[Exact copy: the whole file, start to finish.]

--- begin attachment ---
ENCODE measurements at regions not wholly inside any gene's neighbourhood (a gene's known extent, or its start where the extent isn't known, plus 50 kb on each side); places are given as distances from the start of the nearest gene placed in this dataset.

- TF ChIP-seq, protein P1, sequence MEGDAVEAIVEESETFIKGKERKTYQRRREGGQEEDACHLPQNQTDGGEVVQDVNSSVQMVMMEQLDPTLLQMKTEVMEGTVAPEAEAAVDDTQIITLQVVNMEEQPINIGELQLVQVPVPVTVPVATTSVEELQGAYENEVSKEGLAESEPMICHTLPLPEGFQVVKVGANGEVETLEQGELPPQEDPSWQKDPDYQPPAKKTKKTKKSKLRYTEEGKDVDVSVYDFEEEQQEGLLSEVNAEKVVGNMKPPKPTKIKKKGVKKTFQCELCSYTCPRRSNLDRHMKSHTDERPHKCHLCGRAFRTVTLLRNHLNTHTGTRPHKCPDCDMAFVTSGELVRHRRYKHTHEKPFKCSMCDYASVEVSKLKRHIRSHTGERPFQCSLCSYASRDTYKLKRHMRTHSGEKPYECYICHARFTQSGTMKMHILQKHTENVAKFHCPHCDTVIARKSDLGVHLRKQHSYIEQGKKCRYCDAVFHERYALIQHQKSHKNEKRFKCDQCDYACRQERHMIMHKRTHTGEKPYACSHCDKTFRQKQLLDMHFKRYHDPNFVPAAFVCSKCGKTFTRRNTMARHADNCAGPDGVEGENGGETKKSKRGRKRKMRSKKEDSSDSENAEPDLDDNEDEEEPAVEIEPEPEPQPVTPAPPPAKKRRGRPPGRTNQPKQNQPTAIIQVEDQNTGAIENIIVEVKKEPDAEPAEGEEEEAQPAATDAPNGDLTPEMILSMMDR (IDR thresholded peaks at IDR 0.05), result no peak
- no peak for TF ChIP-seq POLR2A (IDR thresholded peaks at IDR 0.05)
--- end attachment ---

ENCODE measurements at regions not wholly inside any gene's neighbourhood (a gene's known extent, or its start where the extent isn't known, plus 50 kb on each side); places are given as distances from the start of the nearest gene placed in this dataset.

- TF ChIP-seq, protein P1, sequence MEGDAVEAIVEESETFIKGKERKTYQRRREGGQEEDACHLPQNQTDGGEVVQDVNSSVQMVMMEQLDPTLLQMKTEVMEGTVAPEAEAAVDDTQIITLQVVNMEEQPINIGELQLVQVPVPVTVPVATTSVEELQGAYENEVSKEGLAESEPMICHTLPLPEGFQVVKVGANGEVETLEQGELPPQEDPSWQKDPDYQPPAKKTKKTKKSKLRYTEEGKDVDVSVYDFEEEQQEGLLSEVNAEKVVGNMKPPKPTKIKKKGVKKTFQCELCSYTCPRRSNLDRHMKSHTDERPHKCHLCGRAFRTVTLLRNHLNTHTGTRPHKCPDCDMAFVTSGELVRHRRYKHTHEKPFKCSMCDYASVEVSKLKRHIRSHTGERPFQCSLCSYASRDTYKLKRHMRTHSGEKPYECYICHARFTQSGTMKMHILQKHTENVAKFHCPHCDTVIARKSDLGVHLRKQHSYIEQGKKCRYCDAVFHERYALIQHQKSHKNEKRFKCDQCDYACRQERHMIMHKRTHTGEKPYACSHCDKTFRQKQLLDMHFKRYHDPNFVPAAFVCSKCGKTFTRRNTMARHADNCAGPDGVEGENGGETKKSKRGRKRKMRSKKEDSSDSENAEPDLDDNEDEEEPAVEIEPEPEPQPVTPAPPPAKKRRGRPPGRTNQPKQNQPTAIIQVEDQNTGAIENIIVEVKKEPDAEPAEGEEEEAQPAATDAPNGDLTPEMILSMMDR (IDR thresholded peaks at IDR 0.05), result no peak
- no peak for TF ChIP-seq POLR2A (IDR thresholded peaks at IDR 0.05)